BBC Radio 4 11 August 2009
News Bulletin 7.30 am
Quick look at the weather: Southern areas will be dry, bright and warm, there’ll be a bit of rain about in the North.
You’re listening to Today on BBC Radio 4 with Edward Stourton and James Naughtie, it’s twenty-seven minutes to eight, let’s have a summary of the news from Rory Morrison.
The mother of the abused toddler, Baby Peter, and her boyfriend can be identified for the first time today. Until now, a court order prevented Tracey Connolly and her partner Stephen Barker from being named. Peter had been visited by social workers, polith and-- police and health professionals at least sixty times before he died, aged 17 months, after suffering months of abuse.
A court in Burma has sentenced the pro-democracy leader, Aung San Suu Kyi to eighteen months in detention. She was found guilty of violating the terms of her house arrest, after an uninvited man swam to her lakeside home and stayed there for two days. The ruling means she’s unlikely to be able to take part in next year’s elections.
Rising alcohol consumption is being blamed for a sharp increase in the number of people in their forties developing mouth cancers. Figures from Cancer Research UK show rates have increased by about 25% since 1999.
Local councils say they’ll have to cut more jobs because they’re facing a deficit in their incomes of around 4 billion pounds compared with two years ago. The local government association, which represents councils in England and Wales, says seven thousand jobs have already been cut this year.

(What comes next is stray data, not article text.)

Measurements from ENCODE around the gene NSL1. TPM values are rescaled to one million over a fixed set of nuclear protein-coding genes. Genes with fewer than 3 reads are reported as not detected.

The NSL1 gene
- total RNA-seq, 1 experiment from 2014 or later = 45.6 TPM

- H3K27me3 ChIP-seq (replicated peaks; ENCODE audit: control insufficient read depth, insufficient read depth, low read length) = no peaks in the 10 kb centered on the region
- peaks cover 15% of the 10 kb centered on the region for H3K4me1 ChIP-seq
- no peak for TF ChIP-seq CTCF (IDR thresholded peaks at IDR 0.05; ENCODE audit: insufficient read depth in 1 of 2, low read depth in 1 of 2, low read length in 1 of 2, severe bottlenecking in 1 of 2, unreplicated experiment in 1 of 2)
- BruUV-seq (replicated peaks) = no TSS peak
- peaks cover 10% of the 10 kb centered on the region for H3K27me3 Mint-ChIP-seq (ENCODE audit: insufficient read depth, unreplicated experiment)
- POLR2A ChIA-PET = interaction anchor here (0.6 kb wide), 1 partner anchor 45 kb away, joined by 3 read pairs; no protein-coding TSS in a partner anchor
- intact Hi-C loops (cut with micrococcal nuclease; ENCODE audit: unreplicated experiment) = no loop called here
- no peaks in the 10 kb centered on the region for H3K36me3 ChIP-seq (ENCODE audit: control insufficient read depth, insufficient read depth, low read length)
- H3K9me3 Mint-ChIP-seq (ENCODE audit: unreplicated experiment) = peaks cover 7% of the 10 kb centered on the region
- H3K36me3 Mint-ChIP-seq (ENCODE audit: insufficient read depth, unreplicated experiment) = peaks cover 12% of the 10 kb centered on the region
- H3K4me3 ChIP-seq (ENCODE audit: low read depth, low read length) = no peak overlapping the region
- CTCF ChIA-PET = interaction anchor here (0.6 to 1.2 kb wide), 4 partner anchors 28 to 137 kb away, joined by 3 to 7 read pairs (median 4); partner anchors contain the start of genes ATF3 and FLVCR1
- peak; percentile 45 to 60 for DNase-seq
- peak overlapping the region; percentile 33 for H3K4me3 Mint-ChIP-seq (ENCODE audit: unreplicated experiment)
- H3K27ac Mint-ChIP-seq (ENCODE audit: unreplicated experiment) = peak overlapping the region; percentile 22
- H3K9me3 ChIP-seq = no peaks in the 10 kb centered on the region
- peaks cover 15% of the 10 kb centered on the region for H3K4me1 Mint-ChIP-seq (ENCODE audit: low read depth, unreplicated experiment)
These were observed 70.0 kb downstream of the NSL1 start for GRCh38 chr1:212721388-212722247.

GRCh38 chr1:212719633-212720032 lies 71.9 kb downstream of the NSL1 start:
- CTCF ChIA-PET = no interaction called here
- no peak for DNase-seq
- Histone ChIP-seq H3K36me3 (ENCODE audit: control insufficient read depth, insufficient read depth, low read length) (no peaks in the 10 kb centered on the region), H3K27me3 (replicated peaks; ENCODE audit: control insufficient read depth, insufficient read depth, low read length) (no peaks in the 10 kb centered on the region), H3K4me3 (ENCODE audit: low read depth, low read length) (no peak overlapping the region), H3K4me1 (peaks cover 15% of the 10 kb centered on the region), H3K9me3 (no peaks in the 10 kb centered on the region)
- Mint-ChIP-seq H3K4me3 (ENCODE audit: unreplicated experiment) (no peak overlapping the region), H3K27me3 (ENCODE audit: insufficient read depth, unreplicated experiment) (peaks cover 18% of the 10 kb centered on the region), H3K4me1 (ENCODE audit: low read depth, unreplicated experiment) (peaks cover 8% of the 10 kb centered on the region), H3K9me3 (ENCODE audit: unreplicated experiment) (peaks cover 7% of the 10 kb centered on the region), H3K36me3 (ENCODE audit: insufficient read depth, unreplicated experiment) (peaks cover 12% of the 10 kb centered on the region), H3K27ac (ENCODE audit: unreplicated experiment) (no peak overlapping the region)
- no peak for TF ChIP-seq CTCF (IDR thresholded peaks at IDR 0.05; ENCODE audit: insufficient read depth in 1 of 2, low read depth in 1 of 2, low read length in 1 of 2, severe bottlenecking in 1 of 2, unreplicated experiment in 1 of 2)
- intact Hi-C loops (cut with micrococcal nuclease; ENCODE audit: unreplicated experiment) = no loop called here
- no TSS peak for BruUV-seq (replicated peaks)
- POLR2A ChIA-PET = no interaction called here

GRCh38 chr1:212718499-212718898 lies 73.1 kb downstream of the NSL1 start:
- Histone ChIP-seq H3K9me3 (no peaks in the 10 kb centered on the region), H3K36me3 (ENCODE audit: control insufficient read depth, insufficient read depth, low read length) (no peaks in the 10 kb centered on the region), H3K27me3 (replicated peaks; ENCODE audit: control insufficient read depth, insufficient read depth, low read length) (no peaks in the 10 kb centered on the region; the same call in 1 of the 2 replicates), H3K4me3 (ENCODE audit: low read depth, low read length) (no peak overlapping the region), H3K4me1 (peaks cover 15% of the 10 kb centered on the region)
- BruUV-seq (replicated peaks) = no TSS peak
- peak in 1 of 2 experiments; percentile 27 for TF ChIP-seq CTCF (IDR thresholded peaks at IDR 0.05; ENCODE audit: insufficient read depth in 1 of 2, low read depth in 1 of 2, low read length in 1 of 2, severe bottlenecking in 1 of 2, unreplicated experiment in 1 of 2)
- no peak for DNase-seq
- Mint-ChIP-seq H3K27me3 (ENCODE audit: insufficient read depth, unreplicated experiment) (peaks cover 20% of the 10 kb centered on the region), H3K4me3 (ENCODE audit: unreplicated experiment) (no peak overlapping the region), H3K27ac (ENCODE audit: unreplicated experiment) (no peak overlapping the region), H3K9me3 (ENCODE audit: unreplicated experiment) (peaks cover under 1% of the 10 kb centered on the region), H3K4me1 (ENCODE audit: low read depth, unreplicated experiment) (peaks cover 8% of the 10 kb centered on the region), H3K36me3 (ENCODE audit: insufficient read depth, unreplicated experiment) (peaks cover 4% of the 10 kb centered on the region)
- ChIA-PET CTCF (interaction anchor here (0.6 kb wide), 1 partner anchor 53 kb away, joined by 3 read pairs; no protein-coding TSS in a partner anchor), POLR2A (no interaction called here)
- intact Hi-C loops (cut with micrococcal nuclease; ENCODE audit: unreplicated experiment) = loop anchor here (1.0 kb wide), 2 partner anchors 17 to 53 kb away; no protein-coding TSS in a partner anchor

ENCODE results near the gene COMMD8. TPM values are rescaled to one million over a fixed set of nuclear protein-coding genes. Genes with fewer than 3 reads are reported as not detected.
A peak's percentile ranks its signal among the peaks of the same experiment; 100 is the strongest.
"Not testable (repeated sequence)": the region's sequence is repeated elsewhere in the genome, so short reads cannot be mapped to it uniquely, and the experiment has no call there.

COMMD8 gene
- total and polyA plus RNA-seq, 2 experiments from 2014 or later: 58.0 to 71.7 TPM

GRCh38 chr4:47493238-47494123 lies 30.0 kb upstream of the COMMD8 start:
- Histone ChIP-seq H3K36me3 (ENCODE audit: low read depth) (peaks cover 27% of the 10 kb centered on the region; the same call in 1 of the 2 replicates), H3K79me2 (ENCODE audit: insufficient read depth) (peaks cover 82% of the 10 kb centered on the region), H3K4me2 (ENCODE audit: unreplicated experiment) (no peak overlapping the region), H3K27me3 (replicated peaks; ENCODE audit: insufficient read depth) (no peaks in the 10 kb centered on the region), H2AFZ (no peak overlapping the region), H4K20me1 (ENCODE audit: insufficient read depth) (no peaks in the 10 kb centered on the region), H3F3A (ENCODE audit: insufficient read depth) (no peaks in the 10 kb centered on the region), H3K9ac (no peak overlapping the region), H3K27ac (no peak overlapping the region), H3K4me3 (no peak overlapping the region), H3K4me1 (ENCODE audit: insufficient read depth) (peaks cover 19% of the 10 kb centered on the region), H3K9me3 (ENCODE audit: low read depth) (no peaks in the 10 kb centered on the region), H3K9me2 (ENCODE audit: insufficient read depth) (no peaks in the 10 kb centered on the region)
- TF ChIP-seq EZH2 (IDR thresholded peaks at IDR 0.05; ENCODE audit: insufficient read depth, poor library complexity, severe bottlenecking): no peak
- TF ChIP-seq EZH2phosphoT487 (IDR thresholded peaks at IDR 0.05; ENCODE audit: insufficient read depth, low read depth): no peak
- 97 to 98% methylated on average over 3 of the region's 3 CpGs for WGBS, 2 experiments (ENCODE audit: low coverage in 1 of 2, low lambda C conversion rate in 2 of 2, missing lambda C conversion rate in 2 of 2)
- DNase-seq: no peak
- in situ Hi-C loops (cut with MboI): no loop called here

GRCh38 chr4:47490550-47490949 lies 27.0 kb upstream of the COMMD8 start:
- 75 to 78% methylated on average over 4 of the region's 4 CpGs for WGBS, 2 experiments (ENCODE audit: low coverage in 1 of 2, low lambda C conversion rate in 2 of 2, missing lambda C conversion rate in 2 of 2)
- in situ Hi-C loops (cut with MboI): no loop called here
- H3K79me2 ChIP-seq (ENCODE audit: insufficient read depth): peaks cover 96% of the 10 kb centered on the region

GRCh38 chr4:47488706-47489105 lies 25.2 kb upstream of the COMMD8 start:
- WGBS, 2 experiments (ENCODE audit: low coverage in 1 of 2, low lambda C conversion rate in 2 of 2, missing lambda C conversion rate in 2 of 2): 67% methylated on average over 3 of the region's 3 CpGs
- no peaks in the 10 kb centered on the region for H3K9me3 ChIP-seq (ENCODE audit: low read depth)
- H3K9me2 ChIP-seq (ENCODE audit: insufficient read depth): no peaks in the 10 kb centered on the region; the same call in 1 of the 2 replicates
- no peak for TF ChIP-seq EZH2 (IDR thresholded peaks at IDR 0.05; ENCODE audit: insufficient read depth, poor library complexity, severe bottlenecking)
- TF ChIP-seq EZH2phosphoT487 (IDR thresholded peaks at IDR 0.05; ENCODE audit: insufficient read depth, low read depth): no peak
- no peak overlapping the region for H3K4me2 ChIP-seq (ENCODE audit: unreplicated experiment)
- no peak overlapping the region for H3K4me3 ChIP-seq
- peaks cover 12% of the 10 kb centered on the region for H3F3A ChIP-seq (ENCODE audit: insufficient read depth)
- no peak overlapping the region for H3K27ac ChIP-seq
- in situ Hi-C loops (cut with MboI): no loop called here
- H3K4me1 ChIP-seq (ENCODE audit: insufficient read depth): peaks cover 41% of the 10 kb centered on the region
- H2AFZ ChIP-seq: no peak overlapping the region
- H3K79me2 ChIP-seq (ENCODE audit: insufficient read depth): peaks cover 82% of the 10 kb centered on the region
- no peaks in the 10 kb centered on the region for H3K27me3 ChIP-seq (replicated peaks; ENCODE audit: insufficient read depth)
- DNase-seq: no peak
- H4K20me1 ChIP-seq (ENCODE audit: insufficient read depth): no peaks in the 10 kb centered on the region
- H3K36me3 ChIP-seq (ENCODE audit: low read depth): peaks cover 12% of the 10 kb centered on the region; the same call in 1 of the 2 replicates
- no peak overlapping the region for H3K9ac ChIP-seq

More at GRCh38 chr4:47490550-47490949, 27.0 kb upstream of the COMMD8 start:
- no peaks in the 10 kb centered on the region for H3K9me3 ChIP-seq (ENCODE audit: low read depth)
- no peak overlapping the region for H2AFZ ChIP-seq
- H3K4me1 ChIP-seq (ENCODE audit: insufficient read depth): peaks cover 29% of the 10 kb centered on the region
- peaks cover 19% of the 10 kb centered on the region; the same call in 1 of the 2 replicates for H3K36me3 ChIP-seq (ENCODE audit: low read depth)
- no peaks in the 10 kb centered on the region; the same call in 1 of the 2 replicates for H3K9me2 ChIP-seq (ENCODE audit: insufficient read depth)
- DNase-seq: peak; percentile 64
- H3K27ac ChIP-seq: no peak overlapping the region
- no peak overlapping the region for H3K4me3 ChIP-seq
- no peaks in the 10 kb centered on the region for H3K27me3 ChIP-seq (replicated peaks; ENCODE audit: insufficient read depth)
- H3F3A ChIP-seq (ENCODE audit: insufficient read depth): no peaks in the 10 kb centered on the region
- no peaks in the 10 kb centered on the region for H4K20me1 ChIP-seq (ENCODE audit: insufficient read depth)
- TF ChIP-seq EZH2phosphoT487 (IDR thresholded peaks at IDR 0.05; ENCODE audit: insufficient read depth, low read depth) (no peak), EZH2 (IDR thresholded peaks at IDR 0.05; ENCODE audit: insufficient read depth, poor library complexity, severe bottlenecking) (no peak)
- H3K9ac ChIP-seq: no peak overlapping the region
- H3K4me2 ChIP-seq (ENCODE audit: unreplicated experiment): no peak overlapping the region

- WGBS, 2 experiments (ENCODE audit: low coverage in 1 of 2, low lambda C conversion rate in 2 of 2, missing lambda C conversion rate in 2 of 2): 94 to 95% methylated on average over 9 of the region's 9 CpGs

Landslides triggered by Typhoon Morakot have caused at least six apartment blocks to collapse in the Eastern Chinese province of Zhejiang. Officials say at least two people have died, with an unknown number still trapped. In Taiwan, helicopters have dropped rescuers into a small mountainous village, which was buried by mudslides. Hundreds of people are missing.
Britain will sign an agreement with Lichtenstein later, on exchanging information about bank accounts held by British investors. It’s estimated that HM Revenue and Customs could recover the tax on between two and three billion pounds.
There’s a warning that people accused of committing atrocities abroad cannot always be prosecuted when they visit Britain. The joint parliamentary committee on human rights says loopholes in the law mean legal proceedings cannot be brought against non-British residents for some war crimes. The government says it will publish plans to address some of the issues in the autumn.